As my right hon. Friend alluded to, capital markets also have a more immediate impact through the allocation of capital, facilitating investment, which drives growth and jobs, and creating investor returns. That helps to build a market that is buzzing with opportunity and optimism and attracts the best and the brightest, bringing new energy and ideas to our economy, all of which drives economic activity in every part of the country. It is worth pointing out that of the about 1 million people employed in the financial services industry, two thirds are outside our capital city. That is not always appreciated.

However, London is an international powerhouse in its own right, with a foreign exchange market three times the size and a derivatives market about 50% bigger than those of the United States, making the UK a genuine global hub for investment. In 2021, more than £17 billion of capital was raised for firms in the UK—a 15-year high. Over 120 deals were completed in that year alone. Of course, we have not been immune to the limited IPO activity caused by market turbulence across 2022 and 2023, yet in 2023 the London Stock Exchange raised more capital than Frankfurt and Amsterdam—the two largest exchanges in the European Union—combined.

More importantly, this Government recognise that there is always more we can do to improve our markets and make them even more open and competitive. My right hon. Friend mentioned that the first step on our reform journey was, as the Economic Secretary to the Treasury stated in a speech last week at Bloomberg, to diagnose the problem—to acknowledge that there was a problem and then seek a way to fix it. That started with Lord Hill’s 2020 UK listings review, alluded to by my right hon. Friend the Member for Vale of Glamorgan, which builds consensus on how to boost IPOs and capital raising on UK capital markets. He will be aware that in 2021, at Mansion House, we launched the wholesale markets review to consider how we could use our new-found regulatory freedoms to make UK markets more competitive.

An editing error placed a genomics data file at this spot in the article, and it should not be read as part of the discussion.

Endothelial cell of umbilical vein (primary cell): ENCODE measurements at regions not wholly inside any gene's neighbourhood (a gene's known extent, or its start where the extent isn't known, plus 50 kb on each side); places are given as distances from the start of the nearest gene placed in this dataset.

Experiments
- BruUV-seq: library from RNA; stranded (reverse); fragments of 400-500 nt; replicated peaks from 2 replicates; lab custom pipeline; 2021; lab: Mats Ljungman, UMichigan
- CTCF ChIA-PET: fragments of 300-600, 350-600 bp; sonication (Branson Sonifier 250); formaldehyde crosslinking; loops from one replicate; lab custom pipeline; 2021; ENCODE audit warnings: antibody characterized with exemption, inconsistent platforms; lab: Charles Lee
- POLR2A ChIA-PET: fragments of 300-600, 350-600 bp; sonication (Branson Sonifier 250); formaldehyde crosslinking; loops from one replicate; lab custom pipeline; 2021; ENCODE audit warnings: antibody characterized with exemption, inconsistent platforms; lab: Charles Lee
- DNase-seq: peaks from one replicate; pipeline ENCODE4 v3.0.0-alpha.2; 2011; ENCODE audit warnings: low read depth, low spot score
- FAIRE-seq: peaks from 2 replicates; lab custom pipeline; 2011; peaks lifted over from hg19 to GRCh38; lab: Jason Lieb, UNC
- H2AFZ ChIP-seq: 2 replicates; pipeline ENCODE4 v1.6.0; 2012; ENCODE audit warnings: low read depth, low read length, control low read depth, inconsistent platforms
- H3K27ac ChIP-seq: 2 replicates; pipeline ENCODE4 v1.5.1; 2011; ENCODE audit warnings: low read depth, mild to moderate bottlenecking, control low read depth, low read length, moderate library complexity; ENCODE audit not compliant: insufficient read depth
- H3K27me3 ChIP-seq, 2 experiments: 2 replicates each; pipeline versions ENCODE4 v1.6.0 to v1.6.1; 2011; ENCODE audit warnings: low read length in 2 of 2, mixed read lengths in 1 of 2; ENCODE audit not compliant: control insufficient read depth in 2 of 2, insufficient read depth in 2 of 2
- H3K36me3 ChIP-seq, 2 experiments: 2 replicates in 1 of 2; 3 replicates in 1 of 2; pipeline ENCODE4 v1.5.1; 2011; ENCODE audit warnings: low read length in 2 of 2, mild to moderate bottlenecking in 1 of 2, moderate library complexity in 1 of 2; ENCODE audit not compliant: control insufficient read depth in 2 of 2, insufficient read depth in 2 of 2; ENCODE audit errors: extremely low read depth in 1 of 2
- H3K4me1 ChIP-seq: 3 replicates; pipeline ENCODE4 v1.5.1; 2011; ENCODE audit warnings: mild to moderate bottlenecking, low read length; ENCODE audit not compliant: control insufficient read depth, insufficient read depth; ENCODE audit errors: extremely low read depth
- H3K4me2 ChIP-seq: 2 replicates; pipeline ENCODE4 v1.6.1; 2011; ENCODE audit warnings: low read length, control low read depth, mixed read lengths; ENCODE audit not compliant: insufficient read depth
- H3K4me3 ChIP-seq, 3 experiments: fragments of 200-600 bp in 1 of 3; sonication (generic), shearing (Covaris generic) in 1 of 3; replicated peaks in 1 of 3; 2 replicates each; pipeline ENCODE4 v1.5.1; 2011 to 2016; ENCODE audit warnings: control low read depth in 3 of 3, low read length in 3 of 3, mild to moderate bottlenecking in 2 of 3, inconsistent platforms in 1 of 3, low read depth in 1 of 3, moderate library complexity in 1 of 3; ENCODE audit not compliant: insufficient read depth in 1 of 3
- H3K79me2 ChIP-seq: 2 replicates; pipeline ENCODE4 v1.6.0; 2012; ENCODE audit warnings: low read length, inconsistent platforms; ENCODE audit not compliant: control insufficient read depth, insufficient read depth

Next came our solutions to the problems that we had diagnosed. I am happy to say that reform has progressed across all those areas, not only in our legislation and our regulatory regimes, but in the culture and mindset of the Government and of regulators, which is not to be underestimated. The Financial Services and Markets Act 2023 delivered the wholesale market review’s most urgent changes. As a result, firms can now trade in the most liquid market and get the best price for investors. We have also set statutory growth and competitiveness objectives for our regulators and introduced new accountability mechanisms to ensure delivery against those objectives. Following the passage of FSMA 2023, we are taking forward a host of new initiatives, such as the digital securities sandbox, which will test the use of distributed ledger technology in trading and settlement. That is just one of a huge range of reforms coming in the near future.